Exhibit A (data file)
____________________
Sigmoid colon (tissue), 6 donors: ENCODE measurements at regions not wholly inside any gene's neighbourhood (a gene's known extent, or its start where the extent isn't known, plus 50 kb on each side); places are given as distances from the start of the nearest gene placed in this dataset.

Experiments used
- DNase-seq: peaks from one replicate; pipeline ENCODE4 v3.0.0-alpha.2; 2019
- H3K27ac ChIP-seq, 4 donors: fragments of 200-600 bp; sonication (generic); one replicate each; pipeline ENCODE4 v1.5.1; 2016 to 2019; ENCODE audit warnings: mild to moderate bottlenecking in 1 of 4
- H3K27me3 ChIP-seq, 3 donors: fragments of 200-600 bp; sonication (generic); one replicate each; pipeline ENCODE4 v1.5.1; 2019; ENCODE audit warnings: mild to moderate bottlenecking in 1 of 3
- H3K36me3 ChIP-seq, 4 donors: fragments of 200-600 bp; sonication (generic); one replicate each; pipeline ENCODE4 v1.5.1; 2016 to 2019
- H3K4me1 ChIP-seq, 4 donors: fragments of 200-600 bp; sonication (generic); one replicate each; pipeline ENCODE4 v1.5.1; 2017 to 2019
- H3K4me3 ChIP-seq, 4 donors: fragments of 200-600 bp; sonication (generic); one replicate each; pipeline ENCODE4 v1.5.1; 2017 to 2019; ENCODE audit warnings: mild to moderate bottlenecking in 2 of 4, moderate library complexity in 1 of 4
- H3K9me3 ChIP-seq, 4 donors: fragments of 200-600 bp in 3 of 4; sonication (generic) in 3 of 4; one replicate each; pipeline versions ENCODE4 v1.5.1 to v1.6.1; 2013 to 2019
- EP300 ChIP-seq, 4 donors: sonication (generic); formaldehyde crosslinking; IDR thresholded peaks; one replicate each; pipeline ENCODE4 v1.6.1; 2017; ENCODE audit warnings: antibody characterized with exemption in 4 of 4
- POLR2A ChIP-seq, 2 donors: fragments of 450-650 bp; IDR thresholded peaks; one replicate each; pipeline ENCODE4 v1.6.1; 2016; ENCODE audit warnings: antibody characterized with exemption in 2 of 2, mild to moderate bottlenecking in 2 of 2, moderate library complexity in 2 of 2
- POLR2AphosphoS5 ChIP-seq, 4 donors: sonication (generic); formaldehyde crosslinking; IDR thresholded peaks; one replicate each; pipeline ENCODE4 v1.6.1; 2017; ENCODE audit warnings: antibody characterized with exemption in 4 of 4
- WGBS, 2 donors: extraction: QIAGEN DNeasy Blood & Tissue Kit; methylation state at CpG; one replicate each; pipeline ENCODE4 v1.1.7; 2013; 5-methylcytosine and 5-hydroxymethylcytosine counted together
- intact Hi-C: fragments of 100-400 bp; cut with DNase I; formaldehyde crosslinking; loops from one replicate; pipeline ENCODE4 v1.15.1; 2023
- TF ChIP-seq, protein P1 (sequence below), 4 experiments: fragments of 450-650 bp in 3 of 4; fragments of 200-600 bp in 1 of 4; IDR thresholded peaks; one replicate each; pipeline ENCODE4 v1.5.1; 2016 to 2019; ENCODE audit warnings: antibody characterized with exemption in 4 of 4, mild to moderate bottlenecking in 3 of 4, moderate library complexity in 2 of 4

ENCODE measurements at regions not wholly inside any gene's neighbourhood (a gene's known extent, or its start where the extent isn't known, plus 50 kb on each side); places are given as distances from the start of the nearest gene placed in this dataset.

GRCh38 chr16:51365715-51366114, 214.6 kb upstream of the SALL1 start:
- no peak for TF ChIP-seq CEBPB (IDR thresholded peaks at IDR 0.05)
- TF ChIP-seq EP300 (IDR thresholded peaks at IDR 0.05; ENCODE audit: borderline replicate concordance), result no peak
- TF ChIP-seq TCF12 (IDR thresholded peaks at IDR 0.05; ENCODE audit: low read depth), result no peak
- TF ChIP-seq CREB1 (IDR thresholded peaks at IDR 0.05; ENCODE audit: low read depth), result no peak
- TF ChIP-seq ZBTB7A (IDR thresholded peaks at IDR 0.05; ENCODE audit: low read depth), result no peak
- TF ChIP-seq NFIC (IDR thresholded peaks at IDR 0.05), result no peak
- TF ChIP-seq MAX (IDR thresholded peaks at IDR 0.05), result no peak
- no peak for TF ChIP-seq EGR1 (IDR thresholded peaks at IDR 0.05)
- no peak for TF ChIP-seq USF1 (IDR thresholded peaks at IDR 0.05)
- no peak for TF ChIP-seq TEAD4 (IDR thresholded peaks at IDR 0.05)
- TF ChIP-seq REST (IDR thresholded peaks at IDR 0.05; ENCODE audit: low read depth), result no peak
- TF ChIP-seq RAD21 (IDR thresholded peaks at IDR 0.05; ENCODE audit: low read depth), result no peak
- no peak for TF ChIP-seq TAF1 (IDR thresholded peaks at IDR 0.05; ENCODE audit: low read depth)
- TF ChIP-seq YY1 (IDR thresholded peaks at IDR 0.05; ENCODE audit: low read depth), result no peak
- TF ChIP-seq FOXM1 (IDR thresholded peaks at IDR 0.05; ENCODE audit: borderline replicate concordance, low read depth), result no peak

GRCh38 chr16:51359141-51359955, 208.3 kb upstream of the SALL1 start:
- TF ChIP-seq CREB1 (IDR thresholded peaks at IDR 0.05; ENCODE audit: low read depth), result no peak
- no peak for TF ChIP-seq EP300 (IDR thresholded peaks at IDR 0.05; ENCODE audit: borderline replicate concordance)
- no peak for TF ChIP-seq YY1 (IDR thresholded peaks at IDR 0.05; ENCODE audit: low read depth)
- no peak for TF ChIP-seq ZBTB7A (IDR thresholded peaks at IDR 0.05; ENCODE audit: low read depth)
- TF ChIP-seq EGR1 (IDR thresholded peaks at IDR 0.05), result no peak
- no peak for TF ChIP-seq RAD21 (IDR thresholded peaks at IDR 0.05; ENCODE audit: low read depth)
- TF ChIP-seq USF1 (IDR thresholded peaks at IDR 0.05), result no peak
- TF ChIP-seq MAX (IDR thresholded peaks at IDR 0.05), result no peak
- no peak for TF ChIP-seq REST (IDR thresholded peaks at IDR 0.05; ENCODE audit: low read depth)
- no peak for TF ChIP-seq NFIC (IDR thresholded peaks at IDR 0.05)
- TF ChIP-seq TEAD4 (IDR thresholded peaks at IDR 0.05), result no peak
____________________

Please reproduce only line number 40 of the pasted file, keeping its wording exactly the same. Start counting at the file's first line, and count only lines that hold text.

- TF ChIP-seq USF1 (IDR thresholded peaks at IDR 0.05), result no peak